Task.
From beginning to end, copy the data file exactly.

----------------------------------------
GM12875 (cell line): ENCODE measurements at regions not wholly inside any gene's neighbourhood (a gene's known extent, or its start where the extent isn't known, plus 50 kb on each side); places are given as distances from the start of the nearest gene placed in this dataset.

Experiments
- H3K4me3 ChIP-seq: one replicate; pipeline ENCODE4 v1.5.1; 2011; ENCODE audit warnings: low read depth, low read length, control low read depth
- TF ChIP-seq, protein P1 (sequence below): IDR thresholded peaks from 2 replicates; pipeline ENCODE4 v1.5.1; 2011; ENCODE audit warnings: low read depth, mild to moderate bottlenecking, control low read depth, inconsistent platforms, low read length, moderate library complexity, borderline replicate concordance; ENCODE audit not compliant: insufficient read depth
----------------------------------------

GM12875 (cell line): ENCODE measurements at regions not wholly inside any gene's neighbourhood (a gene's known extent, or its start where the extent isn't known, plus 50 kb on each side); places are given as distances from the start of the nearest gene placed in this dataset.

Experiments
- H3K4me3 ChIP-seq: one replicate; pipeline ENCODE4 v1.5.1; 2011; ENCODE audit warnings: low read depth, low read length, control low read depth
- TF ChIP-seq, protein P1 (sequence below): IDR thresholded peaks from 2 replicates; pipeline ENCODE4 v1.5.1; 2011; ENCODE audit warnings: low read depth, mild to moderate bottlenecking, control low read depth, inconsistent platforms, low read length, moderate library complexity, borderline replicate concordance; ENCODE audit not compliant: insufficient read depth